Jump to content

Fun with Phasors!


Recommended Posts

Apologies for the typos ( I've found a few since posting ). The picture labeled as FSK is clearly some form of PSK. Stupid fingers have minds of their own.

It would be nice if someone from Digilent tried out the demo as I'd like to know if what I've provided can be duplicated on another PC.

Link to comment
Share on other sites

Oops... The run.tcl script is missing the last line which is the con command. I've been doing that when testing it and forgot to include it.

No worries, after running the run.tcl script nothing will happen until you type con into the command line. That should get your interaction with PhasorToy started.

I haven't figured out why I always find the mistakes after posting a project... even though I proof read everything a few times.

I was intending to add fan control to the project but this has turned out to be more complicated than it should be. Par for the course, i guess.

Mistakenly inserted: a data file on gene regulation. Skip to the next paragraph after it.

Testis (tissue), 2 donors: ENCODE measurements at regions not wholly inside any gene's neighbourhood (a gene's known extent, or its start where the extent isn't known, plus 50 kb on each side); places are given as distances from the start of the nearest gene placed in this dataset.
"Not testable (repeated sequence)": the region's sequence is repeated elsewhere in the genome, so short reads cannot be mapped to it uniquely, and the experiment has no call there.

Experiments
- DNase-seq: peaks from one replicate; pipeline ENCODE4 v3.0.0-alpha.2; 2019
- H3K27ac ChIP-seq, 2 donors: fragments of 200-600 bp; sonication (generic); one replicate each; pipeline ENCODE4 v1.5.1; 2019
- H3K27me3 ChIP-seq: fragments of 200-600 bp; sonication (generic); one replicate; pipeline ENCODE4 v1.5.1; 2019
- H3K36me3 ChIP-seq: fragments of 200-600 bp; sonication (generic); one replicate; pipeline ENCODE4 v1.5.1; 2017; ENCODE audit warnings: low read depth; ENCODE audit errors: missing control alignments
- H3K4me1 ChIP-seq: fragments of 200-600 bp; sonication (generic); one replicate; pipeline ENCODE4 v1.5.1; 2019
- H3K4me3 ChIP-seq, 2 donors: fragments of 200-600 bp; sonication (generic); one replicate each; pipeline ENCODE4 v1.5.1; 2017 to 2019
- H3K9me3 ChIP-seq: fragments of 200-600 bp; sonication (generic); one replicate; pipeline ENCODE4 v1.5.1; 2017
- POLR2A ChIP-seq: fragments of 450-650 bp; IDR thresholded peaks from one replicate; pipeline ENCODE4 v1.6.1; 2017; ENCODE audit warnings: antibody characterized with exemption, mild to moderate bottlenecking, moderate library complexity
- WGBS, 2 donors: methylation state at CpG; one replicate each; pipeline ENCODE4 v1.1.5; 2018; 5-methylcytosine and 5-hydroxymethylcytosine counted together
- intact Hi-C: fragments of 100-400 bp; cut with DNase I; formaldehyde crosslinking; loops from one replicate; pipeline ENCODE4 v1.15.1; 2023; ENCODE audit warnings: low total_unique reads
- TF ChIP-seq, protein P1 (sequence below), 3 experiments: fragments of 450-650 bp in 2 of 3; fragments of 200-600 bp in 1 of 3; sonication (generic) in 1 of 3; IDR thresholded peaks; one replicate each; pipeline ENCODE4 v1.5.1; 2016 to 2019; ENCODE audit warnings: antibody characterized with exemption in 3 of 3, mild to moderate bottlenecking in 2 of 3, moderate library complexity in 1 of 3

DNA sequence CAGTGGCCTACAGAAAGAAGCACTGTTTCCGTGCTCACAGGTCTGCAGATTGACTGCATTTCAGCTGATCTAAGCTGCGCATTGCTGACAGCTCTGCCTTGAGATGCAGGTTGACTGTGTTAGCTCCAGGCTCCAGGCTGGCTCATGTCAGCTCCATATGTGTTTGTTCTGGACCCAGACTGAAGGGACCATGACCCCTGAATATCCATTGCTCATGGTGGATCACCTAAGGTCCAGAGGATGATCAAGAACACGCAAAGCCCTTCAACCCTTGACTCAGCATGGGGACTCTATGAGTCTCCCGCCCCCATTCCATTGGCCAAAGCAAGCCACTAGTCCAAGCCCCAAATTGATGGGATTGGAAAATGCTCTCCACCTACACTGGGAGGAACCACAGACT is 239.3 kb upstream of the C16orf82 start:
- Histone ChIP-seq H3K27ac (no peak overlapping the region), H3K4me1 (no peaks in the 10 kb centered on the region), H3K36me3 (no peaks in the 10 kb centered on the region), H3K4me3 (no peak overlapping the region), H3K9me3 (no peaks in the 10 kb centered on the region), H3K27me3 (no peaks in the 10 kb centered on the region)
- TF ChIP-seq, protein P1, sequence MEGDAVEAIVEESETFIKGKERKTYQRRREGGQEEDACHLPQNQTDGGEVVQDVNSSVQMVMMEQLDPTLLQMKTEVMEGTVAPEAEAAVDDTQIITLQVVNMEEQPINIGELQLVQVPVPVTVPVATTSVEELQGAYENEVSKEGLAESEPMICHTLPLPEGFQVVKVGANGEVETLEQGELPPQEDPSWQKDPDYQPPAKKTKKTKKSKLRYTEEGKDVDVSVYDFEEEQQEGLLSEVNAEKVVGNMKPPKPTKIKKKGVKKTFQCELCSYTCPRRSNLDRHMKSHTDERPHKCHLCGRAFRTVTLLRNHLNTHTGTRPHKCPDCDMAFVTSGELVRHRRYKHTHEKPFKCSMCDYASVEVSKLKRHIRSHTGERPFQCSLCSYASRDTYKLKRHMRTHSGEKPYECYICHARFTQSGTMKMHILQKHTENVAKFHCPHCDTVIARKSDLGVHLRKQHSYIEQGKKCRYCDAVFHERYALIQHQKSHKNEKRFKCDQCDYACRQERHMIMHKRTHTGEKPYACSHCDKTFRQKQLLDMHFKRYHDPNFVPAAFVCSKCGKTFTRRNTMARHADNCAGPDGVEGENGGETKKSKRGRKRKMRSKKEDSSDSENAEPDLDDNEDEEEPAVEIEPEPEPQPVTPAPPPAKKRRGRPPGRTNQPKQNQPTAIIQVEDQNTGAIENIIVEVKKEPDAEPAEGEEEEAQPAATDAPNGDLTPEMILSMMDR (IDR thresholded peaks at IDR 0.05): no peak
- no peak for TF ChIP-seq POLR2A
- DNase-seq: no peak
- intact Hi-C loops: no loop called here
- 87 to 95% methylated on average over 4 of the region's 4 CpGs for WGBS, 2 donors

Link to comment
Share on other sites

I woke up in the middle of the night realizing that I never mentioned which port on the Eclypse-Z7 the demo supported the ZmodDAC1411; it's the ZMODB port. The A port is reserved for a later version using the ZmodADC1410. I choose to take this as a positive sign that at least a few neurons deep within my brain are busy doing some useful work.

Once I get that fan spinning I'll post an update fixing a number of typos and omissions. Currently I'm finishing a XEM7320 version of the demo.

Link to comment
Share on other sites


Got a chance to try this out! I was using Vivado 2019.1 on Ubuntu 18.04.4.

First, everything with your demo seems to duplicate and work just fine.

  • I was able to get the demo started by running "run.tcl" through XSCT. It successfully downloaded PhasorToy.elf, and I got the 1.945MHz signals on CH 1 and CH 2, as expected.


  • I ran PhasorToy.m and watched GNU Octave successfully interpret the different waveforms. And I have the following commands in OCTAVE_CMDS.txt:
    • T 2 21474836 ;

    • C 4 42950 42950 8 8 512 2147483647 42950 85899 128849 171799 214748 257698 300648 343597  ;

    • C 6 8589935 8589935 2000 4 2000 2147483647 17179869 8589935 17179869 8589935  ;

    • C 8 4294967 4294967 4000 7 4000 2147483647 2151778615 4294967 2151778615 4294967 4294967 2151778615 4294967  ;